incredible string of outstanding horses such as Winning Colors, Gulch and Steinlen,
What specifically did you learn from Lukas about training Grade I/championship
MH: You know Todd, myself, Kiaran – there’s a certain
training pattern that we all kind of use. It’s kind of ironic. We were looking
at the Form – my owner and I of Live Lively. You can look at Live Lively’s work
tab from back in January and Dreaming of
Julia’s work tab and they almost worked exactly on the same days the whole
way this winter. You know that’s more of a product of what we learned in that
camp in terms of style of training probably. Trying to make sure we leave some
gas in the tank and not over work them – that’s the biggest key we learned from
Wayne and paying attention to detail in the process.
TBB: Also during your time under Lukas, there was an amazing
group of assistants including Todd
Pletcher, Kiaran McLaughlin, Dallas Stewart, George Weaver, etc., did you
know at the time how influential a group you were working with? And did this
group form a bond that’s lasted into your own successful careers?
MH: We all appreciated what the other one did and what
everyone brought to the table. Randy Bradshaw was there too at the time. It’s a
great group of guys that all got along really well. Kiaran left to be a jock’s
agent, and I was the first assistant that went on my own, which was probably
more difficult than later on. I think Wayne… for a little while it was a little
bittersweet when I was gone, but I think he came around and really embraced us
all as we went on our own. He’s very proud of us at this point. When we were
first leaving the nest it was hard on him personally and at the same time he
lost a key assistant with Jeff’s [Lukas] injury.
TBB: Of course you have Live Lively, a graded stakes winner,
going in Grade II Gulfstream Park Oaks. She has quickly made the jump from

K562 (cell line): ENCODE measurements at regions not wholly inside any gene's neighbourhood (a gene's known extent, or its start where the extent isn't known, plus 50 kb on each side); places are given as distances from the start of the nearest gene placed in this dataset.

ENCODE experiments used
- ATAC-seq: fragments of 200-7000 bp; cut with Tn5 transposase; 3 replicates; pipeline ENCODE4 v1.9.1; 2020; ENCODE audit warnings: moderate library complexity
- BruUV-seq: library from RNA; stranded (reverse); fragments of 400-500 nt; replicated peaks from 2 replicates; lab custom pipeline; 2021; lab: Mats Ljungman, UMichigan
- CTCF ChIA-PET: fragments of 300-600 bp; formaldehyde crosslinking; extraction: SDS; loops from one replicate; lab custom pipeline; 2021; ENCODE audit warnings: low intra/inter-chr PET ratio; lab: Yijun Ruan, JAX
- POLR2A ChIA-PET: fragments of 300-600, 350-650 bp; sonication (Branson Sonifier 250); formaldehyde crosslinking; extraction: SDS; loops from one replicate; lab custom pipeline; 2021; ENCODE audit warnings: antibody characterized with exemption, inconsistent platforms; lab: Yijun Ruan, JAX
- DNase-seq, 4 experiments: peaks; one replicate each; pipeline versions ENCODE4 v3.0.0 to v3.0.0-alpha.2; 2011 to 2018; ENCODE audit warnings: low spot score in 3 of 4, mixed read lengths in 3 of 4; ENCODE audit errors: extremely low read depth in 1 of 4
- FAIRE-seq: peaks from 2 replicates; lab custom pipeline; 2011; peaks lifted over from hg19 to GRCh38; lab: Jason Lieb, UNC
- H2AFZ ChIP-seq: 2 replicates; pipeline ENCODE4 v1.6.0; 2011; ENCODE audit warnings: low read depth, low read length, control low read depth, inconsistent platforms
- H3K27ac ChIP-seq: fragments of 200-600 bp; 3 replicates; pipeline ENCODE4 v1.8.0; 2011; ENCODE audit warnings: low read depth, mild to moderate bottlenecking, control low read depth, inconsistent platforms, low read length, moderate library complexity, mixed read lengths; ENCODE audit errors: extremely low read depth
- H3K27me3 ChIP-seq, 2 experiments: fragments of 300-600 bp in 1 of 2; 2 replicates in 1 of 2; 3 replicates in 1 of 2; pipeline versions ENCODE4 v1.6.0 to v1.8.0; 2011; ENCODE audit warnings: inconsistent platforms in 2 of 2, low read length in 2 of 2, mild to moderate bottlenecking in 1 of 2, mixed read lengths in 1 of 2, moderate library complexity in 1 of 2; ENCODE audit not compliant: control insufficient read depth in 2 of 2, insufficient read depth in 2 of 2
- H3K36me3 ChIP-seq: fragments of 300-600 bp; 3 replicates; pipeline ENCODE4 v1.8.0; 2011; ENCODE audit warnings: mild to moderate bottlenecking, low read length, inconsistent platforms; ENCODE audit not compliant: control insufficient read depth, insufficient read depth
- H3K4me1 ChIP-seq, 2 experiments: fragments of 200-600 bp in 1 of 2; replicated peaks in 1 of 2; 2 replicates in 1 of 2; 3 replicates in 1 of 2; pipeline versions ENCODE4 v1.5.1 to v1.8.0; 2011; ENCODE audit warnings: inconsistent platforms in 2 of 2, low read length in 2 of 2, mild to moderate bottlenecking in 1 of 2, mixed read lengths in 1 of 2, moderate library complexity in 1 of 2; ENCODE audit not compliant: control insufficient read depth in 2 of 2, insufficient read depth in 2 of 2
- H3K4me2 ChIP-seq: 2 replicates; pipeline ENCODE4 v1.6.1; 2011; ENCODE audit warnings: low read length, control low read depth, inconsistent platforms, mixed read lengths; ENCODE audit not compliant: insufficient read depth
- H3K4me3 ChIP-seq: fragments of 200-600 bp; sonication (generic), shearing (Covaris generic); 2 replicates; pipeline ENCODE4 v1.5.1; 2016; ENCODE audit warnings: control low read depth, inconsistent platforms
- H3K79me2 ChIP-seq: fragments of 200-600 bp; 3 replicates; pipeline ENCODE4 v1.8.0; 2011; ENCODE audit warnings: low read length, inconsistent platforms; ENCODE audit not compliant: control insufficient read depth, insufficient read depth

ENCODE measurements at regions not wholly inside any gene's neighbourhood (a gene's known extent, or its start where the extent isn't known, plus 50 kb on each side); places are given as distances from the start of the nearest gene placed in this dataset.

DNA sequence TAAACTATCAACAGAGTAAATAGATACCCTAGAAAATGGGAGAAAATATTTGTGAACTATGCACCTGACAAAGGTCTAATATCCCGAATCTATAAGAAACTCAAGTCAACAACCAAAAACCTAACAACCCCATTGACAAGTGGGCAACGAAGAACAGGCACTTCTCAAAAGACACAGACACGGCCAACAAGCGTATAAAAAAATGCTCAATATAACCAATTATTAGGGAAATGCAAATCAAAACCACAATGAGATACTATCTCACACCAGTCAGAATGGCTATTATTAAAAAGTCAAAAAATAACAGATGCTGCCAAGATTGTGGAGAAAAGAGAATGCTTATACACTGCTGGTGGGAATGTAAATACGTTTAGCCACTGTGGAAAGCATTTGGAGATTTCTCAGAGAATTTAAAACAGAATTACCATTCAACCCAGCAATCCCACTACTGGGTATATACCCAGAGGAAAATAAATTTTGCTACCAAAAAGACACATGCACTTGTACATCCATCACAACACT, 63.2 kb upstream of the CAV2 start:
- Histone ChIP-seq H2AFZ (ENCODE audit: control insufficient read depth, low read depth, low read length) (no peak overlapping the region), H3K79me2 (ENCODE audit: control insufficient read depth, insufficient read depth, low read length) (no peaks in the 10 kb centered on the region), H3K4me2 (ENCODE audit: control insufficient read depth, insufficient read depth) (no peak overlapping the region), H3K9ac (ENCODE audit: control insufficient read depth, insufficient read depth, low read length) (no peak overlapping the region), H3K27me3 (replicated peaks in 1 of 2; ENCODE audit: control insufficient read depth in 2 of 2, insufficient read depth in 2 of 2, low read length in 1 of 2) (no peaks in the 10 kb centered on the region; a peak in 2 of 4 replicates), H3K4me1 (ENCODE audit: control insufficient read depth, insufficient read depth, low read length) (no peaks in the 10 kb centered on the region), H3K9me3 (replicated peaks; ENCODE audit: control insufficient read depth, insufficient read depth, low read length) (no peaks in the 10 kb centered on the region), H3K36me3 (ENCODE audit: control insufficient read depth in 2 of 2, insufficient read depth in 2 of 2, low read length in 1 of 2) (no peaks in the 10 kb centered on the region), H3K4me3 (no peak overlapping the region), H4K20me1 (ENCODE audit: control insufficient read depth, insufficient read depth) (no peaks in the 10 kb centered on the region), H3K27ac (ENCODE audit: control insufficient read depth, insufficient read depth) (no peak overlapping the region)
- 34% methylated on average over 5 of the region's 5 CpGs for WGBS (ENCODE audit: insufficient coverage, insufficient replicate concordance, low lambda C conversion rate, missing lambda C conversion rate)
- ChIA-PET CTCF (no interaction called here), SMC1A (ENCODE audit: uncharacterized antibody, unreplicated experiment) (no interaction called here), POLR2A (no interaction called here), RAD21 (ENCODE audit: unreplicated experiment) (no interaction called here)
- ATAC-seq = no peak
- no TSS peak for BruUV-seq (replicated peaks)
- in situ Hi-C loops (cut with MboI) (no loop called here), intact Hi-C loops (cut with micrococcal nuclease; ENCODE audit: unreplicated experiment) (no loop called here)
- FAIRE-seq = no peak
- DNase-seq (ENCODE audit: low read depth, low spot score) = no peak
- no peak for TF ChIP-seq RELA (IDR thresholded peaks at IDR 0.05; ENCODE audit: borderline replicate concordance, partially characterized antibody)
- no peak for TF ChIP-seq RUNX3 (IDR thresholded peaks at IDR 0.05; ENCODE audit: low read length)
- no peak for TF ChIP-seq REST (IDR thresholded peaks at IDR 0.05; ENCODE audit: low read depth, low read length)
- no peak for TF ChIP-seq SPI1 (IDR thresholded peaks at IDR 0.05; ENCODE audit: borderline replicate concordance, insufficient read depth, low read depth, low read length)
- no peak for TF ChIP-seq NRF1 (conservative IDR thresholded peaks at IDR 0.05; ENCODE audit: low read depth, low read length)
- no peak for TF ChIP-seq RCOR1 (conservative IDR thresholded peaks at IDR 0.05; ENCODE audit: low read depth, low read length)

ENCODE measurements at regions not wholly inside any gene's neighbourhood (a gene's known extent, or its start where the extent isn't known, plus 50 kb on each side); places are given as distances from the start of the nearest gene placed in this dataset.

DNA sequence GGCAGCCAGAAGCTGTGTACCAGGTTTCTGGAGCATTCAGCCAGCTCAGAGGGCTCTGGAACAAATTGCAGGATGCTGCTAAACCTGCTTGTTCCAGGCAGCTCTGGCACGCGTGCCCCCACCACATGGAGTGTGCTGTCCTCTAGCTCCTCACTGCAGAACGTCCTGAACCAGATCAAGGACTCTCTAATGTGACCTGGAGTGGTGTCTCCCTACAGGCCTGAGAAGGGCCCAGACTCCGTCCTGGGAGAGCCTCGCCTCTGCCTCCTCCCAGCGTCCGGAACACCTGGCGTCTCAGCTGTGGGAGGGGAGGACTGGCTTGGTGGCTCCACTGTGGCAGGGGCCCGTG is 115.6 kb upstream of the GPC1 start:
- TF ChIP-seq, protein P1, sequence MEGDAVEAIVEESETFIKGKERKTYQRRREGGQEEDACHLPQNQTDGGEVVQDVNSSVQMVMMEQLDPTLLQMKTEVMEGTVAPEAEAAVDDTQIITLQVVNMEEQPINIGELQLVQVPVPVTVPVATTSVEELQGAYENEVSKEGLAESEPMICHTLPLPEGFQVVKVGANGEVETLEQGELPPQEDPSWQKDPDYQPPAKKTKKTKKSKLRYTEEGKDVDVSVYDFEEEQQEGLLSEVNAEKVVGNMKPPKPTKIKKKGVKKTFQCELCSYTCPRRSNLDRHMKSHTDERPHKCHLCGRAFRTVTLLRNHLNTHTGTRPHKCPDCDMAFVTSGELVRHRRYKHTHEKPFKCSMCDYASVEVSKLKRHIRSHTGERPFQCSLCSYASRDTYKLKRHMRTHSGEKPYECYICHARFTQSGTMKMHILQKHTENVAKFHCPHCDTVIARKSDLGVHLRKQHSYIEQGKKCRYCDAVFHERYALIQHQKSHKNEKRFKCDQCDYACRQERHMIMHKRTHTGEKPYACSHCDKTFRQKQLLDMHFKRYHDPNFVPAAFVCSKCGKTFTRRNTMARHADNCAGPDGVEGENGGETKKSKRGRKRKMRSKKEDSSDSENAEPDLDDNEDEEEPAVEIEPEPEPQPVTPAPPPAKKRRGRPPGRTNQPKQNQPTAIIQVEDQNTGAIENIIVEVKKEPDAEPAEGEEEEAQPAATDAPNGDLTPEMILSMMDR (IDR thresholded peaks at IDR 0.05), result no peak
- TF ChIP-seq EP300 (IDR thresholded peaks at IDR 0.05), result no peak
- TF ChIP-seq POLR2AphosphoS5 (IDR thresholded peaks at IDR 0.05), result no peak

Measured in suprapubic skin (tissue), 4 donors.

maiden to allowance to stakes winner in her last three starts. At what point
did you know you were onto something special with her? Why?
MH: Before I even ran her back in June I thought she had some
very special qualities. I was a little disappointed when she didn’t when her
first start, but she came out of it subsequently with some issues that needed a
little time. Going into her maiden race in November I was pretty confident that
she was going to be a quality filly. You have to wait and see [coming off
layoff]. I was very confident coming off that maiden win that she would move
forward pretty quickly.
TBB: The Oaks has a compact and seemingly evenly matched
field – besides a safe, victorious trip what are you hoping to see from Live
Lively in this race that would give you the feeling she’s ready for the next
big race - the Kentucky Oaks?
MH: She’s trained so well since that last race. I think
she’s getting more and more professional in everything she does. I’d just like
to see another step in the right direction that way. She’s naturally going to
come away from there with a pretty good cruising pace. I don’t feel that she
has to be in front. If someone wants to really commit their horse to be in
front of her, so be it. I’ve worked her behind horses and she’s happy to sit
off of them, if need be. She’s going to go a certain pace because that’s just
he natural pace.
TBB: As a trainer what does it feel like to win a big race,
a grade one race right after your horse crosses the finish line first? If you
could describe it, what’s that feeling like for you?
MH: A combination of relief and you’re obviously happy and
excited. You do a lot of reflecting in those moments right after. The decisions
you made and things you’ve done and try to store them away and use them in the
TBB: What would it mean for you to have Kentucky Oaks starter and/or
winner at this stage of your career?
MH: It would be great at any stage. I just appreciate having
a good horse like her. It’s very rewarding to have a horse of her caliber and
have her go out there and show up. She’s loves her job, it’s very fulfilling.
TBB: Do you have any pre-race superstitions for big races
like GP Oaks? If so, what are they and if not, how do you avoid rituals in the
MH:I probably have tons of them, and I couldn’t begin to go
through all of them.